On July 29, Saint Martha is celebrated, which, traditionally, has been the patron saint of the Brothers in the Congregation of the Mission. This tradition comes from St. Vincent de Paul himself, who said that the Brothers were destined to fulfill the purpose of Martha, making reference to the passage of the Gospel of Luke (chapter 10, verses 32 to 42) in which Jesus is received in a house where there are two sisters: Mary, who is “sitting at the feet of the Lord, listened to his words”, and Marta, who “struggled in multiple services.”
On the occasion of the celebration of my patron saint, Saint Martha, I wonder: What does Vincent de Paul mean when he uses that image?
In the Common Rules of the Congregation of the Mission, written by St. Vincent himself and delivered to the Missionaries in 1658, 33 years after the founding of the Congregation, this image of Martha is quoted twice in reference to the Brothers.
The first one is in chapter 1, entitled “On the end and nature of the Congregation”, number 2 says:
“There are both clerical and lay members in the Congregation. The work of the former is to travel around through towns and villages, as Christ himself and his disciples did, breaking the bread of the divine word for the neglected, by preaching and catechizing. They also should urge people to make general confessions of their entire life and hear these confessions. Their ministry also includes settling quarrels and disputes, establishing the Confraternity of Charity, staffing seminaries which have been set up in our houses for diocesan clergy, giving retreats, and organizing meetings of priests in our houses. Their work also includes any other ministry which is supportive of those mentioned. The lay members help in these ministries like Marthain whatever way the superior wants them to. This help includes “prayers and tears” [Heb 5:7, 12:17], mortification, and good example.”
The second quote is found in chapter 5, entitled “On obedience”. In number 16, it is written:
“None of our lay brothers should want to study Latin or wish to become clerics. Their role is that of Martha. If any of them feel such an inclination, they should try to get rid of it at once as something suggested by the evil spirit, who perhaps is aiming at their ruin by disguising pride as zeal. They also need the superior general’s explicit permission to learn reading and writing.”
First thing to be said, and I think it is understandable for everyone, is that Vincent de Paul is a son of his time. Today, we understand things differently. Especially on the second date, this idea of not studying, of not learning to read or write, doesn’t sound right to us. But today I do not want to talk about the functions, of the trades, of the Brothers’ ministries in the Congregation of the Mission, but about the image of Marta as an evocation of what the Brothers are.
I think that understanding the Vincentian Brother under Martha’s prism is having a limited idea of his identity and mission. It seems like the Brother is the one whose vocation is to “do things”, and not to be a missionary and follow Jesus Christ, evangelizing the poor, as indicated in the number one of the Constitutions of the Congregation of the Mission for all its members.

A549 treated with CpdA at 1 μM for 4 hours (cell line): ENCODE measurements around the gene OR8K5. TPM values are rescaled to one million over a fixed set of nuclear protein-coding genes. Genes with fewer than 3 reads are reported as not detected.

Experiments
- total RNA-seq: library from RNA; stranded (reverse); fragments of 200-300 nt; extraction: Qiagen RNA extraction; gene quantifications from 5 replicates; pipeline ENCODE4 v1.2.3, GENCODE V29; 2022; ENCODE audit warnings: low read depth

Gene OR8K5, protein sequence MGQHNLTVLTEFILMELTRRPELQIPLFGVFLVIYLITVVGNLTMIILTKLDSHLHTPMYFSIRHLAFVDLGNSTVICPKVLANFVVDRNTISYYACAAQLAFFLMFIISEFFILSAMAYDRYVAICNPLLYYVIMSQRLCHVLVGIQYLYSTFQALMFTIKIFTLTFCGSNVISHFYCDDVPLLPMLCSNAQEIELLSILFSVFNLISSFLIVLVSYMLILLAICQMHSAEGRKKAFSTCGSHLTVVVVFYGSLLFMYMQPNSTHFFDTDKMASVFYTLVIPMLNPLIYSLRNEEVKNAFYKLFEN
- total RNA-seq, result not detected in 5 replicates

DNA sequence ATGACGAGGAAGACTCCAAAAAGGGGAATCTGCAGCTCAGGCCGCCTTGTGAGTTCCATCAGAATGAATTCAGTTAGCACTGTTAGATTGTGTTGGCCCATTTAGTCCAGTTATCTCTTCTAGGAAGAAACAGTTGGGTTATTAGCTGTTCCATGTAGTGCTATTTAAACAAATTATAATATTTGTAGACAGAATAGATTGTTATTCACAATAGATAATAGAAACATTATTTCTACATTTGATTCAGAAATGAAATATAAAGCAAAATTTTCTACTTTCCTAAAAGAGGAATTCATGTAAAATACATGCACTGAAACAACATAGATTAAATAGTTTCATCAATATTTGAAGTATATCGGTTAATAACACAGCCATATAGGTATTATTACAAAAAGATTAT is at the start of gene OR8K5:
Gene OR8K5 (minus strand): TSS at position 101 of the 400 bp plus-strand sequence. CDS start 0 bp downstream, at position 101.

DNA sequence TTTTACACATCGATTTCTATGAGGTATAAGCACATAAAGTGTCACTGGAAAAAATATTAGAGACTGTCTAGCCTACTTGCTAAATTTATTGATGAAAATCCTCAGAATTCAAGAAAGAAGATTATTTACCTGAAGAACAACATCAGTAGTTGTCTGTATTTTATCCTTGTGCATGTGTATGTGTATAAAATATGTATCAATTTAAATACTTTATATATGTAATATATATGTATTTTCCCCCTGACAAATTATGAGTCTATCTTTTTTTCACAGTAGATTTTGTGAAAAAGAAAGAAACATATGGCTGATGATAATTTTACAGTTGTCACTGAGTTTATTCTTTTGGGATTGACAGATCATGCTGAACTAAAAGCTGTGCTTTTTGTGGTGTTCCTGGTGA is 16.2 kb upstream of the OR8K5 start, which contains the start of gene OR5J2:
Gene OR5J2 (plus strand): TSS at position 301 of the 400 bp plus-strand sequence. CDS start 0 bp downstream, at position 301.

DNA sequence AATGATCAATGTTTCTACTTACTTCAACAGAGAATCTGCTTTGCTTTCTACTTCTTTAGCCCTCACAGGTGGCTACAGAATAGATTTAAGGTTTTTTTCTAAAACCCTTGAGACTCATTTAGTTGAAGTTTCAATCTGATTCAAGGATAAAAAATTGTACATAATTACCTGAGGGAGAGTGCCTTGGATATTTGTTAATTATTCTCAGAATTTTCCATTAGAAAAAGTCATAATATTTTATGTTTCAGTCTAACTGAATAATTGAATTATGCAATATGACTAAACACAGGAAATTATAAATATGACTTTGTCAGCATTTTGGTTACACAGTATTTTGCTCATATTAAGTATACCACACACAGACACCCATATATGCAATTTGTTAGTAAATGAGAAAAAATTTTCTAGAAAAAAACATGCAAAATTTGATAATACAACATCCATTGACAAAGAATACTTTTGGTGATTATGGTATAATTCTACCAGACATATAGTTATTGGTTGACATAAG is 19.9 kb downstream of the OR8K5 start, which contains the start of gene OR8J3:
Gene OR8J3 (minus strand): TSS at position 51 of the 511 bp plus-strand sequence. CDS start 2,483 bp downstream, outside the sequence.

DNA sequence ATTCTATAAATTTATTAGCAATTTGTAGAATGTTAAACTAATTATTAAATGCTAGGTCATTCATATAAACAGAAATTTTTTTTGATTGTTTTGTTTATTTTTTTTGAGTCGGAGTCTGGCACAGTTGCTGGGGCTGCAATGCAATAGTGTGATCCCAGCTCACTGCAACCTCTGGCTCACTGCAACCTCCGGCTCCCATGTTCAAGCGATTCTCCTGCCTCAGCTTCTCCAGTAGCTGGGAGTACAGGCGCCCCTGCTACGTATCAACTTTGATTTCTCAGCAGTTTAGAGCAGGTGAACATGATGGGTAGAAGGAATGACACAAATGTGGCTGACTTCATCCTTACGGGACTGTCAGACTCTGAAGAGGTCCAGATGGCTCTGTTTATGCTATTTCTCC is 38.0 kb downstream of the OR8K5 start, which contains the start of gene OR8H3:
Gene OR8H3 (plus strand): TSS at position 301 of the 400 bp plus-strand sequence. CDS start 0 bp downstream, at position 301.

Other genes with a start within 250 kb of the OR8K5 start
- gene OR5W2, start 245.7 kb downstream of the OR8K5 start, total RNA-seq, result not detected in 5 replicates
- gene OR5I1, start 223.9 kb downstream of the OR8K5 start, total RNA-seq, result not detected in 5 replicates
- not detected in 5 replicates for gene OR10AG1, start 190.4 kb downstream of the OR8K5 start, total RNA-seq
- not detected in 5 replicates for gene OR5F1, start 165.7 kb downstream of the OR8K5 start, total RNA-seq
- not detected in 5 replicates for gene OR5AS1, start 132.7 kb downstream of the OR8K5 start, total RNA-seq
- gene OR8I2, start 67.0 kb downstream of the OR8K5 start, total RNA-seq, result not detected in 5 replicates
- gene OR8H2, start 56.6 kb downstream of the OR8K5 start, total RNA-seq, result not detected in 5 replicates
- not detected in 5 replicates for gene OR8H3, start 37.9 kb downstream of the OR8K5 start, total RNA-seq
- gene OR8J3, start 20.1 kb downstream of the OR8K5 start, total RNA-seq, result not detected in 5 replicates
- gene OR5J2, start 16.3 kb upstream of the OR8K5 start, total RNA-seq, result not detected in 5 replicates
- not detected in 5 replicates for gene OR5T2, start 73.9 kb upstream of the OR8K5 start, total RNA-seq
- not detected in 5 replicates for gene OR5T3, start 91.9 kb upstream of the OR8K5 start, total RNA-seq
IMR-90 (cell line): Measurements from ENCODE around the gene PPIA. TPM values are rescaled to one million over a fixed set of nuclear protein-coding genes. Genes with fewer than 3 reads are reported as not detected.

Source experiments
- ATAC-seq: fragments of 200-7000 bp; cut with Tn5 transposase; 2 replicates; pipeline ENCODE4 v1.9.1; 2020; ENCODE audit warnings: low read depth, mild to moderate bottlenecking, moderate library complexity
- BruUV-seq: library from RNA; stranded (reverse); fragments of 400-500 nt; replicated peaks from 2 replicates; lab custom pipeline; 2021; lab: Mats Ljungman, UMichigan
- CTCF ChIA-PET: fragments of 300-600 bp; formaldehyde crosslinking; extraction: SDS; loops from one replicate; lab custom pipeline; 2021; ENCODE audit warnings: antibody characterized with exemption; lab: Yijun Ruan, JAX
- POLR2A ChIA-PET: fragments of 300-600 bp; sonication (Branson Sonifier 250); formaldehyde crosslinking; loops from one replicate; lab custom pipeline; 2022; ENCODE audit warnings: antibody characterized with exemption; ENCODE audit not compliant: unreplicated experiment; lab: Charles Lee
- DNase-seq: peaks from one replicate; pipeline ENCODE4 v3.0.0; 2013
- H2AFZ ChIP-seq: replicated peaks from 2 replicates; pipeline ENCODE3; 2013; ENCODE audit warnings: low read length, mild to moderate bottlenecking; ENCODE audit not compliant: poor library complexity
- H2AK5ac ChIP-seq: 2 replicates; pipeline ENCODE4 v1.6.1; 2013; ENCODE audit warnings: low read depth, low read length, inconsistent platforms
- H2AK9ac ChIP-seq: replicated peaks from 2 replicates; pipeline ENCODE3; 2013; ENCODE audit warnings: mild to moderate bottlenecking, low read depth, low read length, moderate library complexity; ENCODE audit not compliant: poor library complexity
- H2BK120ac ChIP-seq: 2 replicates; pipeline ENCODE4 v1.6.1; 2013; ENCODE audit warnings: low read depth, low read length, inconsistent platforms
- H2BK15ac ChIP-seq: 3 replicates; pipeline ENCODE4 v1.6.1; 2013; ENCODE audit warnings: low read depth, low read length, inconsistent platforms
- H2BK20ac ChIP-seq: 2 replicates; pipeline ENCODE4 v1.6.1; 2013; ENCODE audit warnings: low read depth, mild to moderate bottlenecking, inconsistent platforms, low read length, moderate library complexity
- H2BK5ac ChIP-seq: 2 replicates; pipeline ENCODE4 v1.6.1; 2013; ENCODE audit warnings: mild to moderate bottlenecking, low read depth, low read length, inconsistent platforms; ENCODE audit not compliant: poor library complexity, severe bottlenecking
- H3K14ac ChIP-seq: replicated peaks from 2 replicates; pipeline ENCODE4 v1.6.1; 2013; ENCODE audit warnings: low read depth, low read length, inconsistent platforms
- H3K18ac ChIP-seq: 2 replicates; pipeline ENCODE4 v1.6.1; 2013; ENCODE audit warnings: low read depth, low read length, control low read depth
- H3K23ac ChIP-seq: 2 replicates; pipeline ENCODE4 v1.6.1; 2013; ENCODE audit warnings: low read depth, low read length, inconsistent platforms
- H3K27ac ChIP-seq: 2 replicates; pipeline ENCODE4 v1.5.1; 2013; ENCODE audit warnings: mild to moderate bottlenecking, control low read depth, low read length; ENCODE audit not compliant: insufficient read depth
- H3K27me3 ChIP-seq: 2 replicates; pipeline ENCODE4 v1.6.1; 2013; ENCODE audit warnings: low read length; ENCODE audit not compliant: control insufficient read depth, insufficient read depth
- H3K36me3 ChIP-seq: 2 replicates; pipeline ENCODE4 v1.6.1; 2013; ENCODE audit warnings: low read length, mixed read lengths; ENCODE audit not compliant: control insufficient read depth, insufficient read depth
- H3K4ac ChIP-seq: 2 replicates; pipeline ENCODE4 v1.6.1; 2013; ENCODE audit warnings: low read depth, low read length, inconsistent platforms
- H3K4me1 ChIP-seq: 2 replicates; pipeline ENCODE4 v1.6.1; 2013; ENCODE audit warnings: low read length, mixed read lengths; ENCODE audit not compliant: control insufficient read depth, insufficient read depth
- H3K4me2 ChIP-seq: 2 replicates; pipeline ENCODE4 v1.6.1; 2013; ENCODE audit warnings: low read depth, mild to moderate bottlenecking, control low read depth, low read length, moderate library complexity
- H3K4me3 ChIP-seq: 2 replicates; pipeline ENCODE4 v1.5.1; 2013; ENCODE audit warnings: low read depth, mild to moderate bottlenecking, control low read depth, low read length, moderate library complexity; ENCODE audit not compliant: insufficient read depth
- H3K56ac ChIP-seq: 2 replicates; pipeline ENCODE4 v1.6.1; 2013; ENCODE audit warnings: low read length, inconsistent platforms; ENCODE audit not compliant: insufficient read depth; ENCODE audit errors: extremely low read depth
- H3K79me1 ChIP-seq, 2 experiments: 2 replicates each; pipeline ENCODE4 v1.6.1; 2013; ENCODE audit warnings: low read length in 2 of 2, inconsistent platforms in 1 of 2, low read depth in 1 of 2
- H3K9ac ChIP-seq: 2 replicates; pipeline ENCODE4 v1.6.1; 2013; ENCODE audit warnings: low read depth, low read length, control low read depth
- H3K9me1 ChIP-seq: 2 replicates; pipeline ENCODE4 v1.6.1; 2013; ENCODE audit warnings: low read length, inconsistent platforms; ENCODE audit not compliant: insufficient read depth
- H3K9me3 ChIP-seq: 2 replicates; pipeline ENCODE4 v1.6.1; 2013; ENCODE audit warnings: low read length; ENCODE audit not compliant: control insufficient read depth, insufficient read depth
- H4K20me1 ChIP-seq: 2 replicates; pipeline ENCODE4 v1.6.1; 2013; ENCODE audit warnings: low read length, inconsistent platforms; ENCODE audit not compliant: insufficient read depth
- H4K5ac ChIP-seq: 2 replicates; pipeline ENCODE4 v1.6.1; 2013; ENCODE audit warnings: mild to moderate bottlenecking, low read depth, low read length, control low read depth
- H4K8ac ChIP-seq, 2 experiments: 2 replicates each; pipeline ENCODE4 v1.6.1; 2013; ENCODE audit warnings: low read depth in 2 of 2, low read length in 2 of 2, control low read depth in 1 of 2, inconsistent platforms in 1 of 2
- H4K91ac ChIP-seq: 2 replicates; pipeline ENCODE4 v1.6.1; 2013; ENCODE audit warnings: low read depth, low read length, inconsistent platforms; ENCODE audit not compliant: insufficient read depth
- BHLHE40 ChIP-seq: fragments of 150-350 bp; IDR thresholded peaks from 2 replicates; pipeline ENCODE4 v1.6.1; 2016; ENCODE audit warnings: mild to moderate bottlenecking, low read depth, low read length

In addition, the current interpretation of Luke’s passage agrees that both sisters, Martha and Mary, are complementary. The two attitudes that each woman represents are necessary and must occur in the life of every Christian. Vincent de Paul understood this, and thus expresses the number 42 of the Constitutions of the Congregation of the Mission:
“Apostolic involvement with the world, community life, and the experience of God in prayer complement one another and make an organic unity in the life of a missioner. For, when we pray, faith, fraternal love, and apostolic zeal are constantly renewed; and in action, the love of God and neighbor is effectively manifested. Through the intimate union of prayer and apostolate a missioner becomes a contemplative in action and an apostle in prayer.”
Finally, I would like to propose another image in order to talk about the members of the Congregation of the Mission, and to understand the Vincentian Brother, which is, from my point of view, more appropriate, as it is a Christological image. I’m referring to Jesus at the last supper. The synoptic gospels present us with the image of Jesus splitting and delivering his body and blood, and entrusting his disciples “do this in memory of me” (Lk 22, 19); what could be a suitable image for Priests in the Congregation. But the passage of the last supper narrated by the evangelist John presents us the image of a Jesus with a towel hugged to his waist and washing the feet of his disciples, telling them “you also must wash each other’s feet. I have set an example for you to do the same as I have done” (Jn 13, 14-15). This could be a suitable image for the Brothers in the Congregation of the Mission, that of Christ as a servant, who can be the realization of fraternal love in multiple services, in the Congregation, in the Church and in the world, especially towards the most disadvantaged.
Congratulations to all the Brothers of the Congregation of the Mission on this day! And, hopefully, all missionaries can make this vocation be maintained and updated in today’s world.
Francisco Berbegal Vázquez, CM
Province of Saint Vincent, Spain